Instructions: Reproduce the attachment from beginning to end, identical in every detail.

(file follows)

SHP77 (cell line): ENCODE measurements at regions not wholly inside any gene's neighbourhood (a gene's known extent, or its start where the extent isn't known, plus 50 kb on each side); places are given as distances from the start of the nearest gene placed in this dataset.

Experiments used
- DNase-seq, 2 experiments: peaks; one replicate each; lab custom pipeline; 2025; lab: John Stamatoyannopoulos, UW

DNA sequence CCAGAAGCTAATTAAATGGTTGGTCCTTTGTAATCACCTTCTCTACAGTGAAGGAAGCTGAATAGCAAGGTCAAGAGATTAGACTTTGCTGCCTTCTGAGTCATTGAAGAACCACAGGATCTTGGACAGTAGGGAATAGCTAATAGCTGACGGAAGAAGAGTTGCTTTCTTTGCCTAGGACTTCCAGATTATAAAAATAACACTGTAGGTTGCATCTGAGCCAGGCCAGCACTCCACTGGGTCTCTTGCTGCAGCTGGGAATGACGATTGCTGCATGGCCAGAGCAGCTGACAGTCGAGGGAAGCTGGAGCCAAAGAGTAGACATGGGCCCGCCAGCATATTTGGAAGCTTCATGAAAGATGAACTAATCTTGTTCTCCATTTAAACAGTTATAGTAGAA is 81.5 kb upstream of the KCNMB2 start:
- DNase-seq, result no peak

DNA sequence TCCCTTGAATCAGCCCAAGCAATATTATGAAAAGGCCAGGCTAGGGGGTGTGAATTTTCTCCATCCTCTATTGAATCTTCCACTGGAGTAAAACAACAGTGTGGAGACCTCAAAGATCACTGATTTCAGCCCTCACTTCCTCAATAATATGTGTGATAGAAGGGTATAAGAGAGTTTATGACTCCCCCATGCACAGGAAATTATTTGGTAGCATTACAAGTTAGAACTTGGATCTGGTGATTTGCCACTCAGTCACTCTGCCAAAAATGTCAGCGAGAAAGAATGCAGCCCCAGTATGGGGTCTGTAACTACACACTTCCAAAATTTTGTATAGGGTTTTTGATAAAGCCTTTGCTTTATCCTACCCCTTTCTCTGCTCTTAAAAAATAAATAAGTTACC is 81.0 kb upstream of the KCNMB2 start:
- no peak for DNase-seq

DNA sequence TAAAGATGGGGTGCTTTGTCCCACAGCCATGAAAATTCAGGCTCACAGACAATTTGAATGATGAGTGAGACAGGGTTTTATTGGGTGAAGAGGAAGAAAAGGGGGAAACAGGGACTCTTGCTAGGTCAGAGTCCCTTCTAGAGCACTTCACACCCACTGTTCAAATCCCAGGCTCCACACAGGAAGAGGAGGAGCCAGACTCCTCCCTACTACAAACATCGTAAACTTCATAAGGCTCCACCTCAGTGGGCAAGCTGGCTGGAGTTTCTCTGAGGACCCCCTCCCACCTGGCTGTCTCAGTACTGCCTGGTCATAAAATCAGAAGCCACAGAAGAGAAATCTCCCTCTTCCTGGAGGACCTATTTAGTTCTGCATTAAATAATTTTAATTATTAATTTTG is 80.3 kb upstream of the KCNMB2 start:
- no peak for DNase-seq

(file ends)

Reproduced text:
SHP77 (cell line): ENCODE measurements at regions not wholly inside any gene's neighbourhood (a gene's known extent, or its start where the extent isn't known, plus 50 kb on each side); places are given as distances from the start of the nearest gene placed in this dataset.

Experiments used
- DNase-seq, 2 experiments: peaks; one replicate each; lab custom pipeline; 2025; lab: John Stamatoyannopoulos, UW

DNA sequence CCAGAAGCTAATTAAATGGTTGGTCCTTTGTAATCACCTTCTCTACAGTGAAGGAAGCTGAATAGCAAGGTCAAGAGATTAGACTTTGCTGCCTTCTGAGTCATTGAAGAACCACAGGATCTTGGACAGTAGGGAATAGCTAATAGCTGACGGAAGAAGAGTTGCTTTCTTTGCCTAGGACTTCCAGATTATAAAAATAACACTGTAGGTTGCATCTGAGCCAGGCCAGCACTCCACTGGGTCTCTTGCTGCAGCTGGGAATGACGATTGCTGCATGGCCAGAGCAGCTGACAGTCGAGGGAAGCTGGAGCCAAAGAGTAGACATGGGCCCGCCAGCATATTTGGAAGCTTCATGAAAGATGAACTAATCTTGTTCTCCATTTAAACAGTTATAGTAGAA is 81.5 kb upstream of the KCNMB2 start:
- DNase-seq, result no peak

DNA sequence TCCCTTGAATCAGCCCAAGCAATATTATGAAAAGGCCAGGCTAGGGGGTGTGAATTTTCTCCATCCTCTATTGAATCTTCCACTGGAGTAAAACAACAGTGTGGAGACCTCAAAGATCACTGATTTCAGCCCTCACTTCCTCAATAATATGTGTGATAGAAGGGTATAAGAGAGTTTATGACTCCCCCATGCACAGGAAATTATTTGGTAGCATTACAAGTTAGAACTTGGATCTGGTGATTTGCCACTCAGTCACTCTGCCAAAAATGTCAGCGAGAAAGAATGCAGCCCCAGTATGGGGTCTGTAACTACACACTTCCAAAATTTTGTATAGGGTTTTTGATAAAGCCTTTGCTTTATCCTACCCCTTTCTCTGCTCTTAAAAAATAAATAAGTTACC is 81.0 kb upstream of the KCNMB2 start:
- no peak for DNase-seq

DNA sequence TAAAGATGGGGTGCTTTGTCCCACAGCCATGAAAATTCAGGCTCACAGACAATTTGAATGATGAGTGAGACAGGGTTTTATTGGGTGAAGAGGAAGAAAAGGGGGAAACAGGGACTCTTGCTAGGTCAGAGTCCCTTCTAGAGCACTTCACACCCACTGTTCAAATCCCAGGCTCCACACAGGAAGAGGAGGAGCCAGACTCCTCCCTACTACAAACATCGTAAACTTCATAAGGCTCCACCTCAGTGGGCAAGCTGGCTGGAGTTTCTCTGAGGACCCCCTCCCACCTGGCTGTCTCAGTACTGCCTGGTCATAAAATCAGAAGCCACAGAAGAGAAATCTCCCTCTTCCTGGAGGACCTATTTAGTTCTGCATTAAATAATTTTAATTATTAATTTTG is 80.3 kb upstream of the KCNMB2 start:
- no peak for DNase-seq